by Andy Barber,  LSCV1 Haida

Haida was involved in a most vicious storm during the summer of the 1953-1954 tour of Korea. We  left our station in Korea and were heading to Tokyo (Yokasuka) to act as host ship for Prime Minister Louis St. Laurent's visit to Japan. We had just cleaned up in Sasebo which included converting the Captain's cutter to accommodate the Prime Minister at a cost of about $5,000. When we headed into the sea of Japan we were chased by two typhoons and had a hell of a rough time.

As I recall, the coxswain had to take the helm and only myself and Capt. John A Charles were allowed on the outside bridge during my watch. Everyone else was restricted to the inside. Some of the crew had to rig hurricane lines for those occasions when they had to go outside as the waves were over 30 feet high and had a trough of roughly the same. We took a green one broadside and the Haida keeled over so much that the List meter was touching the edge reading. I remember Captain Charles muttering something like " back up you go...you can do it, .. you can do it" as the whip aerial on the starboard side was about what seemed like a few feet from touching the water. Both of us stood there transfixed as she was about to capsize. Finally the Haida started to right itself and came back to center. In the meantime, the Captains cutter was reduced to kindling wood and a few of the fridges in the seamen's decks toppled over. One fridge landed on a cot that was vacated  just minutes earlier.

We rode out the storm but we were running out of fuel and had to pull into Ominago Japan, the port that hosted the Japanese merchant shipping fleet.  Since we couldn't take on any of their fuel, the Japanese officials requisitoned a  United Nations fuel tanker thus adding to our delay. In the meantime, the typhoon started tracking toward Ominago and we were ordered to leave in order to prevent the ship from being damaged in the harbour.  We set sail with a little over 20% fuel (over and above our arrival) and rode out the storm "Way on" meaning HAIDA had her stern pointed into the storm and sort of surfed along. The ship used sufficient power to maintain a heading while riding out the storm at the same time. The typhoon was so strong that we blown off course and came to within 50 miles of Communist China. What a propaganda coup that would have been for them if an "incident" had developed.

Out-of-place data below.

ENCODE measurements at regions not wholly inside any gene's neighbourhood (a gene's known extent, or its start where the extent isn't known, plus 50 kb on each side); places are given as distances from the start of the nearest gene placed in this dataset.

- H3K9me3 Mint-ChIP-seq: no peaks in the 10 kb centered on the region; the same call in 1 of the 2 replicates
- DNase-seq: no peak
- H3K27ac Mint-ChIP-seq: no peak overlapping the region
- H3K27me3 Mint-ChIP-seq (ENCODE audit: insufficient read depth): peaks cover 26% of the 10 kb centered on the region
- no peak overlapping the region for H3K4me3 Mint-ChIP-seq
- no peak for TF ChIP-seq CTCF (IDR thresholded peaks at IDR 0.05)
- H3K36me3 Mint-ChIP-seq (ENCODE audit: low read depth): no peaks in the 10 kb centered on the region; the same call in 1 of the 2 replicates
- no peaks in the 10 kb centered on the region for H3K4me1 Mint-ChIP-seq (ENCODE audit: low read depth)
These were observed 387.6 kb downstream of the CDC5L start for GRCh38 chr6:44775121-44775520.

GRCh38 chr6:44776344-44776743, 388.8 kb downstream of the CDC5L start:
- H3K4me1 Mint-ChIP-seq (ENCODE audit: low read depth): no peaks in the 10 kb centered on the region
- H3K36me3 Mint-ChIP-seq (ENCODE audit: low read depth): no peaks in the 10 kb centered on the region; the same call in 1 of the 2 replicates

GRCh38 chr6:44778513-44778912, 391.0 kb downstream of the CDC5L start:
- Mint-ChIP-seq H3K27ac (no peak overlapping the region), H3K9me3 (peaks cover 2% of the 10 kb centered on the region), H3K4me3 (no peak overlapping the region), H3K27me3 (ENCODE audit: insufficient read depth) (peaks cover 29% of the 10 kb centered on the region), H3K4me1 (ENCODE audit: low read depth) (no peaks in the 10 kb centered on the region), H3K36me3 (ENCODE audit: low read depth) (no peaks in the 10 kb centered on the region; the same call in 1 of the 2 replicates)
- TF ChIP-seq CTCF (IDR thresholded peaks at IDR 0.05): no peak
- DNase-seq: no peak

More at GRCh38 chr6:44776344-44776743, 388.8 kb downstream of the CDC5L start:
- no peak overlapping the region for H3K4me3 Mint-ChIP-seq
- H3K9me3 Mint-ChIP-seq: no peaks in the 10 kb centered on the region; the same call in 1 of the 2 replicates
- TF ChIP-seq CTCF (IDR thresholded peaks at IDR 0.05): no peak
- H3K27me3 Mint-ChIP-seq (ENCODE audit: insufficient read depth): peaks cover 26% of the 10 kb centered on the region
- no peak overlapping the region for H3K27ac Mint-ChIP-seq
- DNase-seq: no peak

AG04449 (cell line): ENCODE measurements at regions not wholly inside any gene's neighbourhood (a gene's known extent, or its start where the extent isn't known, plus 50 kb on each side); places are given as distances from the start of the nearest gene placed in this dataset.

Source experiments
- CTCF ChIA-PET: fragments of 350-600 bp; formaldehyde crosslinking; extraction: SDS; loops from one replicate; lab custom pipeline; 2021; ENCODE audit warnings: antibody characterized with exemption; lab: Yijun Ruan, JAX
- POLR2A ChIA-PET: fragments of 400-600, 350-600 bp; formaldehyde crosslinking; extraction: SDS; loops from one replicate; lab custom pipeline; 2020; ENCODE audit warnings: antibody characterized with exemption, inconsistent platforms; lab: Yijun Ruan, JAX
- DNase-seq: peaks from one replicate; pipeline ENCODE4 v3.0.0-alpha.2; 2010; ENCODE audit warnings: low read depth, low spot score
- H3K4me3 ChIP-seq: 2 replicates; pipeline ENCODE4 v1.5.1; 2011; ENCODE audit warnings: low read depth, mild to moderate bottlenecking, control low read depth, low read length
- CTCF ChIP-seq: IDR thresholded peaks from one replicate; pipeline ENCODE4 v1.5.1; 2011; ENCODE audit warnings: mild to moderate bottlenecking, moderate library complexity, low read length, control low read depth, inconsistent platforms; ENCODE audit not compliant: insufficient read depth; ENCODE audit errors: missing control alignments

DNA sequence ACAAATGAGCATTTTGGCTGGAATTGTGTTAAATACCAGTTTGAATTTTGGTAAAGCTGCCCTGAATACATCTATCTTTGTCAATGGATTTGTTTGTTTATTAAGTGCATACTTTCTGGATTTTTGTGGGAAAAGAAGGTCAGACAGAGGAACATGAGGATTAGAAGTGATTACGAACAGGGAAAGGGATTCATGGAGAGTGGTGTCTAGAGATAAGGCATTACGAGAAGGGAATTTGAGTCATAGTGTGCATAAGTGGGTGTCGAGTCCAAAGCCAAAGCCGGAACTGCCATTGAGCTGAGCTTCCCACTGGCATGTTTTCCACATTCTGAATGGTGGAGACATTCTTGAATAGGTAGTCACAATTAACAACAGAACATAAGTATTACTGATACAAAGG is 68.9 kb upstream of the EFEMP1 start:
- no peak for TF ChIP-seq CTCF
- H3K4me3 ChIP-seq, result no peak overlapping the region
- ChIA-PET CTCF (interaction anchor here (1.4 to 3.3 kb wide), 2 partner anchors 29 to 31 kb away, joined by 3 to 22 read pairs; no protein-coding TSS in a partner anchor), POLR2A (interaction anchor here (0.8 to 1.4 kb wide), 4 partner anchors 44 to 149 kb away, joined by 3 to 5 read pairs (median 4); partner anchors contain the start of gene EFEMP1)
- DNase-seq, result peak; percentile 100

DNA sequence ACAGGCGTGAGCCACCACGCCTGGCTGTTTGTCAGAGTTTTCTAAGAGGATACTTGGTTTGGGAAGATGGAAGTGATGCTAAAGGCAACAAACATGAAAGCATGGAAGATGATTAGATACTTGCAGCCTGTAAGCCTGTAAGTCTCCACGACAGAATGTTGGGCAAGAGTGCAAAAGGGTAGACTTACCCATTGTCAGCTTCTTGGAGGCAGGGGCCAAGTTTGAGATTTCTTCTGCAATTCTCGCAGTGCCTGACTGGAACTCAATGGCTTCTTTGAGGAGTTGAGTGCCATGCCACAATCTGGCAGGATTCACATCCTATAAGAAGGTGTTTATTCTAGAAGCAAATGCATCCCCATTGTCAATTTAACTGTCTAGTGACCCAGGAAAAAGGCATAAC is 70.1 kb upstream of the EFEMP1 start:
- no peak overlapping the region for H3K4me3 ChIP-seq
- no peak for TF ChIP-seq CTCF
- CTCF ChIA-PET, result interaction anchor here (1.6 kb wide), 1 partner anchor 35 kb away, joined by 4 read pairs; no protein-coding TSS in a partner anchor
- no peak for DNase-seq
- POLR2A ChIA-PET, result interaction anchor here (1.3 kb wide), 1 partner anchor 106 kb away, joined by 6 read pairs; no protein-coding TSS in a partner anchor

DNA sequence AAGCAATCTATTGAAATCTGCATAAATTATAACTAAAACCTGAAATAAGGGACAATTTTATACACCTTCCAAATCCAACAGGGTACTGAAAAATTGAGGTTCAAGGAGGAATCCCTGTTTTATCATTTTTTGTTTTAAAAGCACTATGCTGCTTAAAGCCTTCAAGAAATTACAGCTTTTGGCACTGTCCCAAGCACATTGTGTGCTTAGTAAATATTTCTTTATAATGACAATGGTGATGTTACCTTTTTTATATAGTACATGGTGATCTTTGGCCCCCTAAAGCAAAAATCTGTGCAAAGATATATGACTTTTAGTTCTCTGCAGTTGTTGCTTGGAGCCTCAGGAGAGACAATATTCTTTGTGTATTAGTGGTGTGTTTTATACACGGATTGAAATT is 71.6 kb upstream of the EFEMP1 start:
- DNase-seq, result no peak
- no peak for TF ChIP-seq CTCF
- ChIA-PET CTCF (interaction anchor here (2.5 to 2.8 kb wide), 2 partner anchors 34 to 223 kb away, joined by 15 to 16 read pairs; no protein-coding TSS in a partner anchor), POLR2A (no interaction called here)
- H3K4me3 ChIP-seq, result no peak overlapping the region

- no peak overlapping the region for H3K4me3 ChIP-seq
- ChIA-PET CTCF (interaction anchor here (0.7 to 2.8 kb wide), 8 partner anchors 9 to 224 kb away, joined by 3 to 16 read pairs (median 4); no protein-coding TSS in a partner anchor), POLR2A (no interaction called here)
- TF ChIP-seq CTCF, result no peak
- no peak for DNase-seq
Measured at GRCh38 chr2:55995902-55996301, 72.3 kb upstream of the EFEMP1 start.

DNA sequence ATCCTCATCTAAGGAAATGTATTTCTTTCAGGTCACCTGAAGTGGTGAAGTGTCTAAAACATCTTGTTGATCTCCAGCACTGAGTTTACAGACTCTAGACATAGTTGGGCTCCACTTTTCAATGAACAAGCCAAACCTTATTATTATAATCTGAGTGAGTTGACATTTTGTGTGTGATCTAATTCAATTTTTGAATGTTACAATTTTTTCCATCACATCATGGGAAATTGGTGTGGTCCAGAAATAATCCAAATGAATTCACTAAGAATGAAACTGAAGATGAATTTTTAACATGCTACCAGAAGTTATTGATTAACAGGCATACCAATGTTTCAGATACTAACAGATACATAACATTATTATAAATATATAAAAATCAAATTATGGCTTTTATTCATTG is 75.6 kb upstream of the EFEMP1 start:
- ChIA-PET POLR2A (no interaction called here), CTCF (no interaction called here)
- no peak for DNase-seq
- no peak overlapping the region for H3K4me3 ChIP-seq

As fate would have it the storm abated enough that we were able to arrive in Tokyo Bay late and pretty battered.  The crew alll worked like devils to get the Haida shipshape for the Prime Minister. There was little rest, and our Colour Guard almost fell asleep as they performed their duties. Everything worked out in the end.

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